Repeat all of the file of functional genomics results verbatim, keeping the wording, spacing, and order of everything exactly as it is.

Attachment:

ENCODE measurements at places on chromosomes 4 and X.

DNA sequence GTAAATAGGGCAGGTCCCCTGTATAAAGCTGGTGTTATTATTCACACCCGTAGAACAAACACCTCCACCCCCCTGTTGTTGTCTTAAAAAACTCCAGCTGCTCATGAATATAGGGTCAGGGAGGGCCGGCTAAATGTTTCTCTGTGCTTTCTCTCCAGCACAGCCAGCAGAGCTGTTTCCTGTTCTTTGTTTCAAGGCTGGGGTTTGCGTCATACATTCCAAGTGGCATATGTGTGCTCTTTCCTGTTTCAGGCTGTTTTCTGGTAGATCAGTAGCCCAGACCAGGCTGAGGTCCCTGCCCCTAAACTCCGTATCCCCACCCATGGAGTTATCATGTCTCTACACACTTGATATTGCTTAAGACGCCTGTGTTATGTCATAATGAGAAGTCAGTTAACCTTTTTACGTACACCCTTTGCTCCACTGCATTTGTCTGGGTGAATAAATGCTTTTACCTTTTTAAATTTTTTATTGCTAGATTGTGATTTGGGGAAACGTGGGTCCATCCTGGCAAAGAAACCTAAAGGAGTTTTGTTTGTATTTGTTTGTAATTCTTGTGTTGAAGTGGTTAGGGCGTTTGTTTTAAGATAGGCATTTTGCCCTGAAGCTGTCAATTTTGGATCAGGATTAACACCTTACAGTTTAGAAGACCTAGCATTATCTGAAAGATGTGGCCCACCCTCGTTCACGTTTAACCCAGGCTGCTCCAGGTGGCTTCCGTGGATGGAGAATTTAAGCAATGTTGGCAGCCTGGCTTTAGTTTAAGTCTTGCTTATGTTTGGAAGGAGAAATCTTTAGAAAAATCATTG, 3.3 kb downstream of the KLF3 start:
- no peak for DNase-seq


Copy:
ENCODE measurements at places on chromosomes 4 and X.

DNA sequence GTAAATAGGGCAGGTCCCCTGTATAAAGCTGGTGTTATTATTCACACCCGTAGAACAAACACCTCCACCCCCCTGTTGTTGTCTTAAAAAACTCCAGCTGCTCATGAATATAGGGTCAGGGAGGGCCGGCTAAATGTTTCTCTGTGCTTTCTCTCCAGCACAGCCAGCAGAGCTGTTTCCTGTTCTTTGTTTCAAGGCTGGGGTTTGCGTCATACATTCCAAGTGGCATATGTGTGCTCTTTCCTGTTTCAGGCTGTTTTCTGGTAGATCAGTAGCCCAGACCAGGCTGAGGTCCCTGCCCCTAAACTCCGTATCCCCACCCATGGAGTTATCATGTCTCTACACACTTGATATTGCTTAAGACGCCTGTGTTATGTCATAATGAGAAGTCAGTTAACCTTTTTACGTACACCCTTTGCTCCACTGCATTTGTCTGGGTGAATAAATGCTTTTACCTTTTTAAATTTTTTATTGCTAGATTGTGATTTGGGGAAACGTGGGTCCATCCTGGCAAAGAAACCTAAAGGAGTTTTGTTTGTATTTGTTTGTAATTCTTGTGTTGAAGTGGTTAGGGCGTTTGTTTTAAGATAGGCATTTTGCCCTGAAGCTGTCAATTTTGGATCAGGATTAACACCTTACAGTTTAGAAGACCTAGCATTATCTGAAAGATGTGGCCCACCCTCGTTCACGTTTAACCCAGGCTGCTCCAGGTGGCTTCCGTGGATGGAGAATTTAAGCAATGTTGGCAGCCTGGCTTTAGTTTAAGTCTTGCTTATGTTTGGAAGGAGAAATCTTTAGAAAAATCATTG, 3.3 kb downstream of the KLF3 start:
- no peak for DNase-seq